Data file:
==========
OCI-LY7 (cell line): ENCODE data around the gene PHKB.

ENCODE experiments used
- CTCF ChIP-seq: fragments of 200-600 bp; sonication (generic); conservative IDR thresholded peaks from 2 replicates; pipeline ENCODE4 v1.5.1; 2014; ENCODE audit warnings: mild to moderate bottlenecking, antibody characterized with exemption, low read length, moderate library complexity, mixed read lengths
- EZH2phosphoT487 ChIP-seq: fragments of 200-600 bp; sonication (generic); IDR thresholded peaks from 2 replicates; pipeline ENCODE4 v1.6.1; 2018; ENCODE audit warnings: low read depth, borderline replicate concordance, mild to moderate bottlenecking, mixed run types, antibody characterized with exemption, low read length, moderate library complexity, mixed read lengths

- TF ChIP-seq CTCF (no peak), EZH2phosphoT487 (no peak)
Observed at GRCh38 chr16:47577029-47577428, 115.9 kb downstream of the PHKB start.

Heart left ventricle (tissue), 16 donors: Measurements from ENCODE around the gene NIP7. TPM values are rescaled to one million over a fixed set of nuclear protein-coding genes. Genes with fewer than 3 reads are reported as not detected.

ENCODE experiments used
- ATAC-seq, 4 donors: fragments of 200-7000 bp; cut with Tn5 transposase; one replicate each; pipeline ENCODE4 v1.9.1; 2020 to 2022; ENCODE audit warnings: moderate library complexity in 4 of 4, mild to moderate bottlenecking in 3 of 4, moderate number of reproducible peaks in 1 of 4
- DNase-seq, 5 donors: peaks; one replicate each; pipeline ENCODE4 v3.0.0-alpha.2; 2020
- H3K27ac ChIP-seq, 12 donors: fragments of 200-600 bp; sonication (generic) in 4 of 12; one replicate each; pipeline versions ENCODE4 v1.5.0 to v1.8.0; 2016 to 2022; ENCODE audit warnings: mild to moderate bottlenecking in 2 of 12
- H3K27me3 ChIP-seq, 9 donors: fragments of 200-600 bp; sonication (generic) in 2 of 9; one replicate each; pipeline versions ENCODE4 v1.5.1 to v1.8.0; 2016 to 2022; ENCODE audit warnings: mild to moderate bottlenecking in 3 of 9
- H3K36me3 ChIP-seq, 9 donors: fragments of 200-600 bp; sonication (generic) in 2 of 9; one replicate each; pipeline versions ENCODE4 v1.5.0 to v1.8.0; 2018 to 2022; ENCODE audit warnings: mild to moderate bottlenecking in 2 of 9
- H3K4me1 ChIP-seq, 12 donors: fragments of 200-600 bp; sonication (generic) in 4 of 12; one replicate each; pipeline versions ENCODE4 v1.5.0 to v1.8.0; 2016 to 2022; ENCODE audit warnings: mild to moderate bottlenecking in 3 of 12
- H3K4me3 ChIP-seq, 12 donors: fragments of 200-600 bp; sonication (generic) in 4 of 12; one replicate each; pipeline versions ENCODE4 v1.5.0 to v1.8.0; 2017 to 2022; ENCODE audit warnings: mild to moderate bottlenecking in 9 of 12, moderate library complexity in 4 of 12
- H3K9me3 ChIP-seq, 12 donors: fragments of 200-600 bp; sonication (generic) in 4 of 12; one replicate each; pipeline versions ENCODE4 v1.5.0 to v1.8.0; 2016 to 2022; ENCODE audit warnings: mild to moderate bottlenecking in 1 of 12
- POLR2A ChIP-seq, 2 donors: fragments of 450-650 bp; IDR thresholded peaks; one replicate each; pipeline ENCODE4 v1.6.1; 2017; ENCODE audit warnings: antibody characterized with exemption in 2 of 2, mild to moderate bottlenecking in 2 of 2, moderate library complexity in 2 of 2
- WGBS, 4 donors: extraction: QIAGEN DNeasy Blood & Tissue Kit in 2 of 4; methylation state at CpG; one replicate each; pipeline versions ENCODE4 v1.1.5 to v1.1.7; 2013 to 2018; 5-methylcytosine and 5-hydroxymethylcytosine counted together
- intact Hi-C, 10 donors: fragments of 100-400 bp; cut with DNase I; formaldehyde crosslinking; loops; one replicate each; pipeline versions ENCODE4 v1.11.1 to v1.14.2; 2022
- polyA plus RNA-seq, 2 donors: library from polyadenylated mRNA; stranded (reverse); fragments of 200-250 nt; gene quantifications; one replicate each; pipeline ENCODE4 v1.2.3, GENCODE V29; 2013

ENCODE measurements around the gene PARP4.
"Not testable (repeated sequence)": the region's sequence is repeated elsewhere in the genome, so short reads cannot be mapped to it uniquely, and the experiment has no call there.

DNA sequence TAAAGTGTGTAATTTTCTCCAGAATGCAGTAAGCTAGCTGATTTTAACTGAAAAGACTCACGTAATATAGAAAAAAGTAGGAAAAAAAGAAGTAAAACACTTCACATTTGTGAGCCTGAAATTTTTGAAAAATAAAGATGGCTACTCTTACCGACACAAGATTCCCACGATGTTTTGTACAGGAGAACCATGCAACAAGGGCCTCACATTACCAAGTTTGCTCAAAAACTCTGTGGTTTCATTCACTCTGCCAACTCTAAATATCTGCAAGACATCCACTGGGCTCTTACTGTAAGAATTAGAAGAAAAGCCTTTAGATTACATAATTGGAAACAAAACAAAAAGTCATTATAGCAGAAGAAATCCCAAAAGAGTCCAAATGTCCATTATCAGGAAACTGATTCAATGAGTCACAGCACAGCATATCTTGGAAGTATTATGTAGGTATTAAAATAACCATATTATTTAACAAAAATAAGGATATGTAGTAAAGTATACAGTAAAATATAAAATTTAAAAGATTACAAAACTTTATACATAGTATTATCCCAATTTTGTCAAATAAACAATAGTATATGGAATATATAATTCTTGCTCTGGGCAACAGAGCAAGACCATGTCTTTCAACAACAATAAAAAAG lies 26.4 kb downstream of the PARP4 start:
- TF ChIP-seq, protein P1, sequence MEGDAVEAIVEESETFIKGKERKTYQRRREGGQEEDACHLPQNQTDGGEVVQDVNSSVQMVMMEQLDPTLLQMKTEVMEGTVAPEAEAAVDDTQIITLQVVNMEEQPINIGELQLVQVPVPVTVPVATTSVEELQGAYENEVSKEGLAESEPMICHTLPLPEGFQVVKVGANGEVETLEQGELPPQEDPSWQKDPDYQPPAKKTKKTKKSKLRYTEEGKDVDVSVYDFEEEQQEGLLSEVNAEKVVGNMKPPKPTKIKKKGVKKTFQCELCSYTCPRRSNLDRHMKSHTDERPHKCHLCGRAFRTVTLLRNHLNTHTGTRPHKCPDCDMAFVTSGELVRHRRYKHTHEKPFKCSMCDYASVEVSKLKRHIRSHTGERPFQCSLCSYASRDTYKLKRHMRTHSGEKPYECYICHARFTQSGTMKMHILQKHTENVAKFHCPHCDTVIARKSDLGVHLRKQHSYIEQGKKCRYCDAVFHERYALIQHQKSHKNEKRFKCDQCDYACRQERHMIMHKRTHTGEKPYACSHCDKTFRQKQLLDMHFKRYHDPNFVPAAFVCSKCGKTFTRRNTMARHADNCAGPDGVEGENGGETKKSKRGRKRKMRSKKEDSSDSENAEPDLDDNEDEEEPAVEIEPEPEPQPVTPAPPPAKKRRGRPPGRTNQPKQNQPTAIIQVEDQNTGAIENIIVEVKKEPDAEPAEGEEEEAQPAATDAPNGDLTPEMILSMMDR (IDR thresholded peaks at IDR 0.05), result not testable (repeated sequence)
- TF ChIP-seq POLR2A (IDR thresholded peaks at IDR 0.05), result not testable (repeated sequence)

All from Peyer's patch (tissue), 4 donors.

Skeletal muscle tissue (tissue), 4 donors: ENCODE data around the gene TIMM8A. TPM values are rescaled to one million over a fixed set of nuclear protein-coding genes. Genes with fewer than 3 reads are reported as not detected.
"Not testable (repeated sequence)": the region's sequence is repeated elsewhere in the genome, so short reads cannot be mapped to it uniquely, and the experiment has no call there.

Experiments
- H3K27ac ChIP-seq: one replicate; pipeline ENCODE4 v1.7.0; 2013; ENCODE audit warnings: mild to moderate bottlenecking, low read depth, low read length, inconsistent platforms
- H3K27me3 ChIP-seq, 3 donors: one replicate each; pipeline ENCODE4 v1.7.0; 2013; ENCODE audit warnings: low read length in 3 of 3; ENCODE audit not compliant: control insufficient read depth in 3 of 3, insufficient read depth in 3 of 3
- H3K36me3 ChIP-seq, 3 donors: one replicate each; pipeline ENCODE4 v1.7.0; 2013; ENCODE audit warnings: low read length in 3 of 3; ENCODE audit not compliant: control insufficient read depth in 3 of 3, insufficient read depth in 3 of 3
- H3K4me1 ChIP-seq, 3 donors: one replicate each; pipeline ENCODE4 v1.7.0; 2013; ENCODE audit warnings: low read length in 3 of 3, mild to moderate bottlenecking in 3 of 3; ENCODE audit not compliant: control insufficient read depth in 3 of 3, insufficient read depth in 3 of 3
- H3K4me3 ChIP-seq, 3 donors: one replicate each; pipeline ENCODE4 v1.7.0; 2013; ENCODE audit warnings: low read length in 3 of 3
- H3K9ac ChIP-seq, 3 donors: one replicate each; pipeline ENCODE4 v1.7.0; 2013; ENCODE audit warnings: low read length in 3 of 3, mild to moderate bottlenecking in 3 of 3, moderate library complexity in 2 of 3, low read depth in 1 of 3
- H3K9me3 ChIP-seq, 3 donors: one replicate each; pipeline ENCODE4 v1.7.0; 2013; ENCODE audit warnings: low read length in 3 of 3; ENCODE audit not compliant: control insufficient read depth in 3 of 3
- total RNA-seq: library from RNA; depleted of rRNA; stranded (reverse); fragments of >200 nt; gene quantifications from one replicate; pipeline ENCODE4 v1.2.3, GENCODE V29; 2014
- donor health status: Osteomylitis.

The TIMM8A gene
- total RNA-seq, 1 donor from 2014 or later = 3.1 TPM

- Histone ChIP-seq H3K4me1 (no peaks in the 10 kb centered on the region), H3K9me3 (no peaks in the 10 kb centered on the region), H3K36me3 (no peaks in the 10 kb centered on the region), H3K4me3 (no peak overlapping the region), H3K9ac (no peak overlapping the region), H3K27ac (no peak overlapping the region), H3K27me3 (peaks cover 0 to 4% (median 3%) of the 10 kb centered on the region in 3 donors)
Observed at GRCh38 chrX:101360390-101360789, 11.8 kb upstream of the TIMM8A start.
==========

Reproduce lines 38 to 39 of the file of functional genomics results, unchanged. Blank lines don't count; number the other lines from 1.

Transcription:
- donor health status: Osteomylitis.

The TIMM8A gene